In the loop: Twitter launches video-sharing app called Vine
From the company that changed the world in 140 characters, a new service that may do the same with up to six seconds of video at a time
Twitter users can now share looped video clips of six seconds' length using the company's standalone iPhone app, Vine.
Vine is a start-up which was bought by Twitter in October 2012, which was developing the app at the time and Michael Sippey, Twitter's VP of Product, said the app, which is free from Apple's App Store, will be extended to other platforms.
Vine co-founder Dom Hofmann said: "Posts on Vine are about abbreviation - the shortened form of something larger. They're little windows into the people, settings, ideas and objects that make up your life. They're quirky, and we think that's part of what makes them so special."
News of the app's release leaked yesterday when Twitter CEO Dick Costolo posted a Vine video of someone preparing a steak tartare.
Vine clips automatically play when embedded in tweets, with sound available but muted as default, and the app draws on Foursquare's places database to allow locations to be added.
The moment a Queen's Guard soldier lost it and drew his gun at annoying tourist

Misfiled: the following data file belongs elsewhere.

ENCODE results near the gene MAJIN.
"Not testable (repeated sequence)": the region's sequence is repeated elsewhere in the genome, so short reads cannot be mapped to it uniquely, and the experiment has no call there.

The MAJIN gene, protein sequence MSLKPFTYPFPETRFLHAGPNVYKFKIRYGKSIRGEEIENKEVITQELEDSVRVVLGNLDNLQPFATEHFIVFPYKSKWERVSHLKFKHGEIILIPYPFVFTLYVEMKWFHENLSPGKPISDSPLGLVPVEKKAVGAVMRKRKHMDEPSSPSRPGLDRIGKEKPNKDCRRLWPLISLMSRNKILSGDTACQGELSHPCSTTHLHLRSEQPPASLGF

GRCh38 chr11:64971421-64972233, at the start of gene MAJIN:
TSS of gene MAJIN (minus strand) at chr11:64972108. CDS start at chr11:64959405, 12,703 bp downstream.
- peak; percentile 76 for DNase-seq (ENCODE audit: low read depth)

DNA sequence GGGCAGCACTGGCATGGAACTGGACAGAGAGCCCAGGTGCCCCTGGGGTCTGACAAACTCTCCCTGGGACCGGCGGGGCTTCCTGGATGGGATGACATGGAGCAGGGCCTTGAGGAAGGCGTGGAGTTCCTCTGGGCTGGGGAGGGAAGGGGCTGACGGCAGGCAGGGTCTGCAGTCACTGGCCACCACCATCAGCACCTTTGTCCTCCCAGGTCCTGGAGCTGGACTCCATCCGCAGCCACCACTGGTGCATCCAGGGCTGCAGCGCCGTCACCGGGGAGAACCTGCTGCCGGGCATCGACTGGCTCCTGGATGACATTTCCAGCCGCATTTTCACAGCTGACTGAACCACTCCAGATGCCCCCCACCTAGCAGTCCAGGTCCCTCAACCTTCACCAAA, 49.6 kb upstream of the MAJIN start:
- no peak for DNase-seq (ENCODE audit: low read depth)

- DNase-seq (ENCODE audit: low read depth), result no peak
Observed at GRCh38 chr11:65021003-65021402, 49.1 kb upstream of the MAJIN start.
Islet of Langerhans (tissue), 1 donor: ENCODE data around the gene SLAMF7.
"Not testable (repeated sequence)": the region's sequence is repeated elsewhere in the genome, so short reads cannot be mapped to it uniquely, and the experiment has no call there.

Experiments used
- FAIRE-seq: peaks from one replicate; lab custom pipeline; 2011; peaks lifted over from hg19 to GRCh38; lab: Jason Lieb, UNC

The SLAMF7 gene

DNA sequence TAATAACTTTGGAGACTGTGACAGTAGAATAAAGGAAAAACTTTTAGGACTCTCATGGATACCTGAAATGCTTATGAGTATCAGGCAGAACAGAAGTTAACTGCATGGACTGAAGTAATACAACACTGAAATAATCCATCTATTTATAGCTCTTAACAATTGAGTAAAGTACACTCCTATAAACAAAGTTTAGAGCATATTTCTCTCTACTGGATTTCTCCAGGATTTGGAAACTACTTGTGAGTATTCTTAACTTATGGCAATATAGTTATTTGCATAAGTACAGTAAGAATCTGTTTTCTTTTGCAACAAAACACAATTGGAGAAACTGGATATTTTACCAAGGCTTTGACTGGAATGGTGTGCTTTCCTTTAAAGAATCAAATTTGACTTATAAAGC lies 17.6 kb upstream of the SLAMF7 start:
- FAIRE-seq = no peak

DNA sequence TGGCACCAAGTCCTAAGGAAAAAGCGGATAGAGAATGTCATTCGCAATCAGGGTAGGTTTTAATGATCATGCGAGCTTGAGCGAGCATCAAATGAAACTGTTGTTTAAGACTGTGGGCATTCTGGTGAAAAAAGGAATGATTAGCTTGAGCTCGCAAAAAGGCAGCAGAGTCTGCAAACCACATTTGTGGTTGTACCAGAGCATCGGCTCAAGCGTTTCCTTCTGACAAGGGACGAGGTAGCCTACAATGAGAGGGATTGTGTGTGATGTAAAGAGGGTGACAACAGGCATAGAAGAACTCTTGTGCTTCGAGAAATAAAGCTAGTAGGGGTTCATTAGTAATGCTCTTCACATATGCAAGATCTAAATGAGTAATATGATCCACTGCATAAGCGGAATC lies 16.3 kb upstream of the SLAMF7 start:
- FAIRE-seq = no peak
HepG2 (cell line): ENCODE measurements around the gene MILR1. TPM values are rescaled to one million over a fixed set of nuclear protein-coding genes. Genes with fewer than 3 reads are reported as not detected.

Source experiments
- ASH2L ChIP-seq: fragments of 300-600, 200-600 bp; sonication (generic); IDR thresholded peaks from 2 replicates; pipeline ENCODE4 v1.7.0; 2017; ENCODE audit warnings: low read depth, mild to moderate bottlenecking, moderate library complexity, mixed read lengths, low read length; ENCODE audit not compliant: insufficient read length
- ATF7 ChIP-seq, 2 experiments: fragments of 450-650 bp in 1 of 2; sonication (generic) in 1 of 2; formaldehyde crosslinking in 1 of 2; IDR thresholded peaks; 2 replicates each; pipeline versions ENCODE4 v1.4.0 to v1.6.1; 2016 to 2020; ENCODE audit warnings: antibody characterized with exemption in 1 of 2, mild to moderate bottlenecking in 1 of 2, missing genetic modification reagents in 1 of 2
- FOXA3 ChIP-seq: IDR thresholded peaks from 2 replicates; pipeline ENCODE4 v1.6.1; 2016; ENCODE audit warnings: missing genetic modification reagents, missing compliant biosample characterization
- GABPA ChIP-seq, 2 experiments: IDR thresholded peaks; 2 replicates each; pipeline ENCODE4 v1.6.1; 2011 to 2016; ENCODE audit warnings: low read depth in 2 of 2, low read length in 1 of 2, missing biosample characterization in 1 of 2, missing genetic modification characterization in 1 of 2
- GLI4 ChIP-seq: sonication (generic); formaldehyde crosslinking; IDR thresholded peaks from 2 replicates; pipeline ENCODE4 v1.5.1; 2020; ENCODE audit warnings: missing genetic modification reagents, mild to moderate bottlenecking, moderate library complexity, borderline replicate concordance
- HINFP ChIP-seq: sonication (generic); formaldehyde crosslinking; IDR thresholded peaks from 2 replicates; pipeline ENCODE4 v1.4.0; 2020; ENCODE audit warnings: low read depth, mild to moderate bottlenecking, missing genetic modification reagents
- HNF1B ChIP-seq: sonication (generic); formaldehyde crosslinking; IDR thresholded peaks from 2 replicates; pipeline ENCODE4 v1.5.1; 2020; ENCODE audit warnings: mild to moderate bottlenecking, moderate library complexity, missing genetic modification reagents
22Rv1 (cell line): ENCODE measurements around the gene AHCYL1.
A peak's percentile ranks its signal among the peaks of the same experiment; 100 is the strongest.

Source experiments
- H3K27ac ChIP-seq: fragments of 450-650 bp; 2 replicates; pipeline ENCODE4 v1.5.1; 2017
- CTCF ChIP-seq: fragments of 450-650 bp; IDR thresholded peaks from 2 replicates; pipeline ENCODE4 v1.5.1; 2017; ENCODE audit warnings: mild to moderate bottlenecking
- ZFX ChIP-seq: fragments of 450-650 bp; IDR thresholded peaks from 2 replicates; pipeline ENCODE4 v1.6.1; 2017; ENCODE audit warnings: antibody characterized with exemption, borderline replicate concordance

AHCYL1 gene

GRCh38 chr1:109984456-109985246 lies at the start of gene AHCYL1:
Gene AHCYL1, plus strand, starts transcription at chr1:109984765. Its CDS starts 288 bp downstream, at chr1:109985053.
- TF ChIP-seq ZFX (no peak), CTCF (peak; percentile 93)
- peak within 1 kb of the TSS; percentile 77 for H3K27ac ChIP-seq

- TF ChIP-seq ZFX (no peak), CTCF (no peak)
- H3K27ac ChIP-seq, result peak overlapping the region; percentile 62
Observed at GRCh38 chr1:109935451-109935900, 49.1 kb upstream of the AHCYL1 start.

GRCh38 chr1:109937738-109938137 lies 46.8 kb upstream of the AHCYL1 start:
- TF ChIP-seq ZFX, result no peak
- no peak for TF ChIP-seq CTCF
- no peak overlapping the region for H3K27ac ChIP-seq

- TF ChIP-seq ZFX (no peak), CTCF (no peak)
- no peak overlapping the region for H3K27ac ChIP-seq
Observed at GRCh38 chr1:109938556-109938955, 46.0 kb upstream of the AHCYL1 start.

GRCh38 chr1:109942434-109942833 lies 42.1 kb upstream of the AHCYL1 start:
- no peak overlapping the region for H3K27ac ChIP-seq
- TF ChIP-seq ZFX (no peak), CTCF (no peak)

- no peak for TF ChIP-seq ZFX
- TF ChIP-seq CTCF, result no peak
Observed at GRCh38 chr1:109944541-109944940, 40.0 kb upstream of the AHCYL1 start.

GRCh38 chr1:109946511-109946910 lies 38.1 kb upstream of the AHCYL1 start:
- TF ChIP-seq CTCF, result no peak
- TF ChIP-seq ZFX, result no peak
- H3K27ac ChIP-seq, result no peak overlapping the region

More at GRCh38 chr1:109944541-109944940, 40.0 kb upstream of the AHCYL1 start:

Greece crisis: IMF was pushed around by Angela Merkel and Nicholas Sarkozy – and now it is being humiliated
Greece crisis: The wider lesson is that it’s time to abandon this failed experiment in currencies
'I wish the BBC would stop calling it Islamic State' – David Cameron unleashes frustration at broadcaster
They are neither a 'state' nor 'Islamic': Why we shouldn't call them Isis, Isil or IS
Tunisia beach attack: How can British Muslims respond to the latest outrages?
- 1 David Cameron refers to 83-year-old Labour MP Dennis Skinner as 'Jurassic Park'
- 2 Tunisia hotel attack: Locals form 'human shield' to protect hotel from gunman Seifeddine Rezgui
- 3 Optical illusion turns blue demon into brunette
- 4 German ethics council calls for incest between siblings to be legalised by Government
- 5 Saudi Prince Alwaleed bin Talal will donate entire $32bn fortune to charity